Can we jump? Let’s do it together! Little Birdwings Forest Kindy

So, if we can’t do things for children, how do we help? We mentor them. We use humour and imagination. We do things WITH children. We work out which skills they need to get tricky things done, and support them through learning these skills. We model and allow children the chance to try, and also to feel disappointment or frustration. We share stories of our own experience.

It’s definitely the much harder road, but because we’ve worked on our connection, and they know we care, they do not feel abandoned. There still may be resistance, and possibly even tears, because learning is hard! We all cry when things are hard, no matter how old we are.

A good mentor will be a companion in this process, re-establishing trust, allowing feelings, separating their own feelings from the child’s experience. A good mentor will move through processes slowly, remind children they’ve got this, allow time to practice the skills they need, celebrating each little step forward until finally – YOU DID IT!

Trust children – small folk can do big things! There’s a general assumption that our small folk can’t do tricky things yet, because they are little, and maybe not ready. Any parent who has experienced the power and skill summoned by a toddler in a rage can be reassured they can definitely do hard (and incredible) things! But let’s not write off these skills as merely their a result of their random, Incredible-Hulk-like personalities. We can remind children (and ourselves) of their inner strength in the every day moments too.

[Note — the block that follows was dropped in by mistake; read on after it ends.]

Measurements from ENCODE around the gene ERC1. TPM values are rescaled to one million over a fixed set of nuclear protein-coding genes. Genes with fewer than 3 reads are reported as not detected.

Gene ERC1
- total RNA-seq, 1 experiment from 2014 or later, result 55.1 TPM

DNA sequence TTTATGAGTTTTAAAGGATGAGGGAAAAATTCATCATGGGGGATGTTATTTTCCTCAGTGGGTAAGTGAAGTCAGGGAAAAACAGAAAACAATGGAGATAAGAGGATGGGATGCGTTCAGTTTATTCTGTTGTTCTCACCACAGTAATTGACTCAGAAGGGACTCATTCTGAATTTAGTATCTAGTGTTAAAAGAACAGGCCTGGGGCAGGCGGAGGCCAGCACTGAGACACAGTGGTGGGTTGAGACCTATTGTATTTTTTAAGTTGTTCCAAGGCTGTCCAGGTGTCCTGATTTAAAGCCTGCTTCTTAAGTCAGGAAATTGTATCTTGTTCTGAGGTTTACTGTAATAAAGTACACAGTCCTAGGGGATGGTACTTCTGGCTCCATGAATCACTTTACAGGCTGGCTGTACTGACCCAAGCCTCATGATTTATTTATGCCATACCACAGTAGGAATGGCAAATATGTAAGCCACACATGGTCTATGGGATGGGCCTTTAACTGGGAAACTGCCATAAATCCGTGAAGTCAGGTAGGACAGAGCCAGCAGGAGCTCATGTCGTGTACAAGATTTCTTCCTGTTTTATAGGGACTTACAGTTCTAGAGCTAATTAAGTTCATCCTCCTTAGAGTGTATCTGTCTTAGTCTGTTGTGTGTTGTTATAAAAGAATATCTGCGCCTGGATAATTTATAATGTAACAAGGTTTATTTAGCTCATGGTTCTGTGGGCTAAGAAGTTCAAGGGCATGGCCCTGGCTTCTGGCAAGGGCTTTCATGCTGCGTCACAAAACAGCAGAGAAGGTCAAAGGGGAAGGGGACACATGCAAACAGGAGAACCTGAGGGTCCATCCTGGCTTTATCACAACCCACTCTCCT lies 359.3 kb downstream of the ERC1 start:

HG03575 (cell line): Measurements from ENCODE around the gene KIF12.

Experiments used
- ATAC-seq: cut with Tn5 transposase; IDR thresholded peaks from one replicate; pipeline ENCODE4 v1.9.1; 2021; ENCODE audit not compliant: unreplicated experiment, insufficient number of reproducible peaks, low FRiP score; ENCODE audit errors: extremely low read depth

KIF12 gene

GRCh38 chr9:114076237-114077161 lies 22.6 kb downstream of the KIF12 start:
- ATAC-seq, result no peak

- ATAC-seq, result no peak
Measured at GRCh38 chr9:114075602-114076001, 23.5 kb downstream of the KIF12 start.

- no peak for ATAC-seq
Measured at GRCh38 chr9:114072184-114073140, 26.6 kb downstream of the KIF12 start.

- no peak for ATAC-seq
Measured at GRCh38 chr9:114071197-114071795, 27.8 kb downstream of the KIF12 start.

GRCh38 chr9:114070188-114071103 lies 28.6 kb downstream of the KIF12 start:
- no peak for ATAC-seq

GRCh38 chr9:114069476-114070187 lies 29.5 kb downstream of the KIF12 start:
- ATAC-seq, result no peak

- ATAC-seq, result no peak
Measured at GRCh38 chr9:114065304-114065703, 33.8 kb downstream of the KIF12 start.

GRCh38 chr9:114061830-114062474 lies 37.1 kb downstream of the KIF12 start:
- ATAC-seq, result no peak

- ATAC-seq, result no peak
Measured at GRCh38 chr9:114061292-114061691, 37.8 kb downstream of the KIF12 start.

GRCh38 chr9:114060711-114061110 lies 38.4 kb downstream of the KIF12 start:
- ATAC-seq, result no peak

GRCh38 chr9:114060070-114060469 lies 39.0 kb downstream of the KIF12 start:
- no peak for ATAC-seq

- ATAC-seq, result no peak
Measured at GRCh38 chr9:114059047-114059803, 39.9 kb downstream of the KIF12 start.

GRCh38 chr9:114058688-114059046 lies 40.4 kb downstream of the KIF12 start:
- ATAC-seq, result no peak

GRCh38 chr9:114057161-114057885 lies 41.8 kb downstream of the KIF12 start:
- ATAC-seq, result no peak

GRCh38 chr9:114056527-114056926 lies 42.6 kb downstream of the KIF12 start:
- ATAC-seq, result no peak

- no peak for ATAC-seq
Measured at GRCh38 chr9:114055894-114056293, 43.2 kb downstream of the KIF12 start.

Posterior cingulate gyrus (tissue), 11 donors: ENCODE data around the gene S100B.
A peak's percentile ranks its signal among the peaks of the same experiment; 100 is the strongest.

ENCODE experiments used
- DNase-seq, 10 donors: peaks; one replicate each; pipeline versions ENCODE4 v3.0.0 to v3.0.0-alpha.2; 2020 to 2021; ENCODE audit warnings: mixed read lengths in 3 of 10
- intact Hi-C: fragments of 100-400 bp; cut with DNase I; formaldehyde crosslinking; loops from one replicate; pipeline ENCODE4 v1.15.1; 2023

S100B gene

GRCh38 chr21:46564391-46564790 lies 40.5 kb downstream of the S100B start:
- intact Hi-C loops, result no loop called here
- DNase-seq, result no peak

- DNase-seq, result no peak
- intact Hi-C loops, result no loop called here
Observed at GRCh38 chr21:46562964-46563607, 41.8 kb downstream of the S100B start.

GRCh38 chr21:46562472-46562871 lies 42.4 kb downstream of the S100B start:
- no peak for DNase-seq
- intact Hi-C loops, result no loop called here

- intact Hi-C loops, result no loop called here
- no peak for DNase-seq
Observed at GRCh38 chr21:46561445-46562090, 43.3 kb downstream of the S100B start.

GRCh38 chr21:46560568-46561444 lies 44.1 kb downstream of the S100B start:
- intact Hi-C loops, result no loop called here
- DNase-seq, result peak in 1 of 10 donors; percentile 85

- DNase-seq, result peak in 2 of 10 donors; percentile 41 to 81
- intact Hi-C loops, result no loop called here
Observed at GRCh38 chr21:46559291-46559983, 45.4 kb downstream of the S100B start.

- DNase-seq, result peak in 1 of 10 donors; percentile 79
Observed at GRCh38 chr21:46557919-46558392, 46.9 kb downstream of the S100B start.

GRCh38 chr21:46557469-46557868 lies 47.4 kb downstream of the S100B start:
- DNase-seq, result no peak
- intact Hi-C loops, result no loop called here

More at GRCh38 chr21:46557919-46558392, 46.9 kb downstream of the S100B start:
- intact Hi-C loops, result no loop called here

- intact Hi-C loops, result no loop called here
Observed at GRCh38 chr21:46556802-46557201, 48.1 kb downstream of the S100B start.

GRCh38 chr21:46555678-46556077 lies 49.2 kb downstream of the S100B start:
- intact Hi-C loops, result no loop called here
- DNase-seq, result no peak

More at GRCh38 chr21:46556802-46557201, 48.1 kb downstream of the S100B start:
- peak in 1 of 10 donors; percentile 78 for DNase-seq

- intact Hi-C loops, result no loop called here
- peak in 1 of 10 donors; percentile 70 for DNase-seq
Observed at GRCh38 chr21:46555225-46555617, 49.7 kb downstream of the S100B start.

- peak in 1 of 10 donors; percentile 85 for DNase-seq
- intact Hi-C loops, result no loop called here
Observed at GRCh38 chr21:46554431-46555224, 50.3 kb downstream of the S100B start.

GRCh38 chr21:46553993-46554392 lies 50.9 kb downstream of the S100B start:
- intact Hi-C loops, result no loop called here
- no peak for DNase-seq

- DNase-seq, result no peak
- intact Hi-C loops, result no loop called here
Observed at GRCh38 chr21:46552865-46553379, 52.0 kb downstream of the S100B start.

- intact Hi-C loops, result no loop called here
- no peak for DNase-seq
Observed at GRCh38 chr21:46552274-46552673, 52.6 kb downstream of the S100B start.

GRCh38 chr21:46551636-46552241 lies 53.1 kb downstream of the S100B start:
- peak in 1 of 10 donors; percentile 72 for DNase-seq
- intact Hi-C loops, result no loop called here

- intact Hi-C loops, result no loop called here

Confidence flows from connection. We can work joyfully, positively and sensitively with our children in each moment: modelling, supporting, stepping back, repeat. It’s slow going, but worth it. Expecting children to do things for themselves is not simply a matter of saying “Do it”. It’s about working together to learn mastery in little ways. For example, putting on socks means learning how to use your thumbs and fingers to pull the sock up and over your heel (those tricky heels, always getting in the way!). That’s something we can talk about with children and do it together. Sitting close, their hands with with yours, talking quietly and positively and allowing time. It may sound something like this:

“You can do it, and I am here with you. I’ll show you again. Try it this way. Let’s do it together. Now you have a go. Look what you can do! That was tricky, wasn’t it? And you did it.”

We are helping without taking over. We are supporting while expecting them to make an effort for themselves. We are re-establishing trust by holding a safe space for fear and frustration. It’s such a thoroughly joyful and proud moment when a child has been practising something for so long (days, weeks, months!) and it finally comes together. Whether it’s learning to walk, putting on your own sock, opening your lunch box, packing your own lunch, or climbing up that steep hill, we see you!

Celebrate success! Children are excited when they can sense our pride in their efforts. All our actions and words express “We know you can do it, and we will help you by teaching you the skills you need to do it yourself. We know you worked hard to learn this and you should be so proud of yourself. We are proud of you too.” And when children realise they can teach others something they learned for themselves – well, our cup runs over.

What a team we make when we learn together.

Assessing risks together. Little Birdwings Forest Kindy.

To read more of our posts on risk-taking, resilience and learning for independence:

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Birdwings – QORF Outdoors Queensland Award Winners 2020!